Barbara Meyers, chair of the Department of Early Childhood Education and Assistant Professor Susan Swars, along with doctoral student Brian Lack and recent doctoral graduate Lydia Mays, spent more than two years studying teacher retention and mobility at a high needs school in the metro Atlanta area.

Using surveys, interviews and open-ended questionnaires, the research team collected 134 teachers’ perceptions of why teachers choose to remain at or leave their school. The researchers found the teachers stay in the classroom if they have positive relationships with other educators and administrators, a diverse student population and an environment that emphasizes academic student achievement.

But, educators may leave when they disagree about teaching philosophies and school policies, the researchers found. Teachers are also more likely to exit the profession if they fear they cannot express concerns or have a lack power.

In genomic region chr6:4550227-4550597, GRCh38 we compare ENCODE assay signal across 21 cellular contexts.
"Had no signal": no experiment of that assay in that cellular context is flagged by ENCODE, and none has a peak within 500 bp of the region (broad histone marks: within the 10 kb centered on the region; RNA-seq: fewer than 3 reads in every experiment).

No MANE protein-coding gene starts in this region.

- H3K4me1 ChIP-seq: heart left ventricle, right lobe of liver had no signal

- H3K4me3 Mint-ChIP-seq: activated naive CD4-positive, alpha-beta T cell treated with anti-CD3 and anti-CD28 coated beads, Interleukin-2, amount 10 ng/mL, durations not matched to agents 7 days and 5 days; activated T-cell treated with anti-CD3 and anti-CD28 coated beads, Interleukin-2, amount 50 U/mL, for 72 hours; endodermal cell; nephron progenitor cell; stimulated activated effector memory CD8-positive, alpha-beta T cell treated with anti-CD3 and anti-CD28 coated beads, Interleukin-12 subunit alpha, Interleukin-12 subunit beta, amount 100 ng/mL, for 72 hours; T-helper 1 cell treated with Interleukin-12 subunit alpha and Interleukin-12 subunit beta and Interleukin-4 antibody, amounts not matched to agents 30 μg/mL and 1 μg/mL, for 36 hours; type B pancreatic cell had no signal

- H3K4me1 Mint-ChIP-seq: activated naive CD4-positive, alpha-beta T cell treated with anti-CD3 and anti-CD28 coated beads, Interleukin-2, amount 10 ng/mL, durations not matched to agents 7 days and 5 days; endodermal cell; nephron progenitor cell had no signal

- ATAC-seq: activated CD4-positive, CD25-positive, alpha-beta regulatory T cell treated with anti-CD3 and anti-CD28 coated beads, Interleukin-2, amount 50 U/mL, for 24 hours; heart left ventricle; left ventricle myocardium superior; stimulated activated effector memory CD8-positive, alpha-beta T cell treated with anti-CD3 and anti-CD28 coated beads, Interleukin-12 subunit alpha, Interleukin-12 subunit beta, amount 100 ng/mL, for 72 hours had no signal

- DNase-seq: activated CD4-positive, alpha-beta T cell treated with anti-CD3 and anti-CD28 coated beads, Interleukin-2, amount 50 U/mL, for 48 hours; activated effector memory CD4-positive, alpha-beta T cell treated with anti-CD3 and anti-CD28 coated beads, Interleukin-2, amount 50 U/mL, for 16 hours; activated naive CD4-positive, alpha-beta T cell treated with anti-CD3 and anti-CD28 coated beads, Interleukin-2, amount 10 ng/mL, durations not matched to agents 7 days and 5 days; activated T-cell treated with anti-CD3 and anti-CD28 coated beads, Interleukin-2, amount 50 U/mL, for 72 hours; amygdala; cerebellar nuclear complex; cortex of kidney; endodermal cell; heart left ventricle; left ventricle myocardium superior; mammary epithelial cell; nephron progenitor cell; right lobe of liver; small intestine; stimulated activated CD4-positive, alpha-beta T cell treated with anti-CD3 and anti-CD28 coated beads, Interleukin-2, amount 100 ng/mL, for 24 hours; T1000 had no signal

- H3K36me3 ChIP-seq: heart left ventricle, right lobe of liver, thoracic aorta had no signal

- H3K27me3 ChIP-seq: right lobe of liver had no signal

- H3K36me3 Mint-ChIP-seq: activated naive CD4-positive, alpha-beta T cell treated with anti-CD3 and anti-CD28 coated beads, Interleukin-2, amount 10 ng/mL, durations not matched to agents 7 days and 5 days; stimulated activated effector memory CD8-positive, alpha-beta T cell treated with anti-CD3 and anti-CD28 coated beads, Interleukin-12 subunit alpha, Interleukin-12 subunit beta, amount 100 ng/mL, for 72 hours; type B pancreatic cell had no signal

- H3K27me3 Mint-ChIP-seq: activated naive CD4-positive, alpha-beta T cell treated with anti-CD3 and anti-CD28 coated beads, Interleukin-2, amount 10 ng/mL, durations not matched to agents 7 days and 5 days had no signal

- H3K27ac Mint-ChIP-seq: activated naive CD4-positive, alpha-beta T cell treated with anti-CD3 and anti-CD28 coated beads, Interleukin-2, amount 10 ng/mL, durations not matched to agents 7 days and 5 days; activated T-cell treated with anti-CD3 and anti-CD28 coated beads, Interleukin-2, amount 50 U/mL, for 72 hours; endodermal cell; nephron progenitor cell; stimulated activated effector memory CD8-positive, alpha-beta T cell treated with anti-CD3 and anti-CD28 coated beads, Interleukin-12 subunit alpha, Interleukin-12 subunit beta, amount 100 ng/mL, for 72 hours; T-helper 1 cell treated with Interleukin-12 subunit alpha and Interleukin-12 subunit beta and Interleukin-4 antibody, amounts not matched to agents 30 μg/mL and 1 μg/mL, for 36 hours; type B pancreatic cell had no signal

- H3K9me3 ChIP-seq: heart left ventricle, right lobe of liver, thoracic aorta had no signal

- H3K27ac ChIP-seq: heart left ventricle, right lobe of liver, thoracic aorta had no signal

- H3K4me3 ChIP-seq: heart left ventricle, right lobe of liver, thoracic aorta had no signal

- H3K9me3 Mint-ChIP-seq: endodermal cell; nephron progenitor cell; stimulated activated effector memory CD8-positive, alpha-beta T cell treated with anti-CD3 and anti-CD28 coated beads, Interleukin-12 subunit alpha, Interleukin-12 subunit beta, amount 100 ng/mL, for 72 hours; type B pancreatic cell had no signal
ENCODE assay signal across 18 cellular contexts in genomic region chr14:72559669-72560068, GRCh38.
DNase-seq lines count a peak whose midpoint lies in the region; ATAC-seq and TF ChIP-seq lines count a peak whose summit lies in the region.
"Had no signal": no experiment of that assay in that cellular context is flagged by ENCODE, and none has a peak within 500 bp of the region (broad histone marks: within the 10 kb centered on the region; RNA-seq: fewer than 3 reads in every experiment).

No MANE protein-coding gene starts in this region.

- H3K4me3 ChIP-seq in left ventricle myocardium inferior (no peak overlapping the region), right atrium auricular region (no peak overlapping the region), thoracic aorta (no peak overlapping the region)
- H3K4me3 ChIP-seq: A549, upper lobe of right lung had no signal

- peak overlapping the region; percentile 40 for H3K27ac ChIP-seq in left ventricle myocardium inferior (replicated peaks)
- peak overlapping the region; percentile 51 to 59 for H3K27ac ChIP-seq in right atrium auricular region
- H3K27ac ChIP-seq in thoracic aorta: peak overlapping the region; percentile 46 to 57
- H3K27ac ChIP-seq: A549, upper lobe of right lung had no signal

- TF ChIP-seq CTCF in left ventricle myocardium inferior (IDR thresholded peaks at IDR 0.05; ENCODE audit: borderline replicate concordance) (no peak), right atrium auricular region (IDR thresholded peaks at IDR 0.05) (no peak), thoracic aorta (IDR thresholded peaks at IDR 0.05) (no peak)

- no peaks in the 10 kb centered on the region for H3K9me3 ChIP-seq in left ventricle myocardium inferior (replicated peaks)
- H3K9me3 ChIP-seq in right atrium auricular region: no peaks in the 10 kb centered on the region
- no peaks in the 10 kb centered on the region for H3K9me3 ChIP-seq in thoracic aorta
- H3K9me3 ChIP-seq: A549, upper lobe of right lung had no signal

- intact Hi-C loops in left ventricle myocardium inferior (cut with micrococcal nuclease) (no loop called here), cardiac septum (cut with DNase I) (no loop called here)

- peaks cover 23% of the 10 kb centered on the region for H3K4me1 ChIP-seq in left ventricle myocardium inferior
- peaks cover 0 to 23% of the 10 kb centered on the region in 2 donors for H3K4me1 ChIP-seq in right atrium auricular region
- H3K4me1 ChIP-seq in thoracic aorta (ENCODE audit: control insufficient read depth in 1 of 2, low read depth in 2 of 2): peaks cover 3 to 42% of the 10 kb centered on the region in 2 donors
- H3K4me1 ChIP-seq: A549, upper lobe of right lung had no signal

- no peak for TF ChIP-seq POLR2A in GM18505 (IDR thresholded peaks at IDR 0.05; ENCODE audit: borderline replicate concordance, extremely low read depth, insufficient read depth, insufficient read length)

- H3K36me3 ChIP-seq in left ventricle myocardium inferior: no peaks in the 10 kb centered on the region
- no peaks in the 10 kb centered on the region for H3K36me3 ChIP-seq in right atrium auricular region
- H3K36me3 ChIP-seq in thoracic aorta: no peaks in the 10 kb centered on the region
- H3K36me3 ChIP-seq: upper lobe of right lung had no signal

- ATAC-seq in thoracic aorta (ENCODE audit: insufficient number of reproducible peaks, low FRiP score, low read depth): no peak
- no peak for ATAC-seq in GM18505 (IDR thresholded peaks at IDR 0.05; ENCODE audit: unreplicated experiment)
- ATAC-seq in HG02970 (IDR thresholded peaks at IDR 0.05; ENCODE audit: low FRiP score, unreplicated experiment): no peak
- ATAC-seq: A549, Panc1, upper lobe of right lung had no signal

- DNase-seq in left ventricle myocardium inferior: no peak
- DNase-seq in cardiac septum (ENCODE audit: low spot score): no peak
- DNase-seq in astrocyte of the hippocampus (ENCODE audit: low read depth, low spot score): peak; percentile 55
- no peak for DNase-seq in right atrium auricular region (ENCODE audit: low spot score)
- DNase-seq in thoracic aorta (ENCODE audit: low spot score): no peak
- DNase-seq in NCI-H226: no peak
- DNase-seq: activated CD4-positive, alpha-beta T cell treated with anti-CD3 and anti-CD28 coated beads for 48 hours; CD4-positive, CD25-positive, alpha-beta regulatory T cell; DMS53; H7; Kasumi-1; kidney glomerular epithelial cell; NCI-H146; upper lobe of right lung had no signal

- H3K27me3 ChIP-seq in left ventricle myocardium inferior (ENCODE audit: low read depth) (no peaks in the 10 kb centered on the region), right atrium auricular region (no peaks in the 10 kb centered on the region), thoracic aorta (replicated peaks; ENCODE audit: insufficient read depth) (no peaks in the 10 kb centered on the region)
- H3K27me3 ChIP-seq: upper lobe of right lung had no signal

Based on their findings, the research team developed a two-dimensional model that may help educators determine what school environments are best for them.

“Our model can help teachers be more informed job hunters,” Meyers said. “If they identify shared educational beliefs when they interview, they may be more likely to stay at that school.”
Further, the model could also be used to help administrators screen and hire educators that will work well in their schools and perhaps promote retention.

An analysis by the Georgia Professional Standards Commission indicates the cost to the state of Georgia to replace teachers lost to attrition was almost $400 million in 2005, an increase of nearly $60 million from 2001.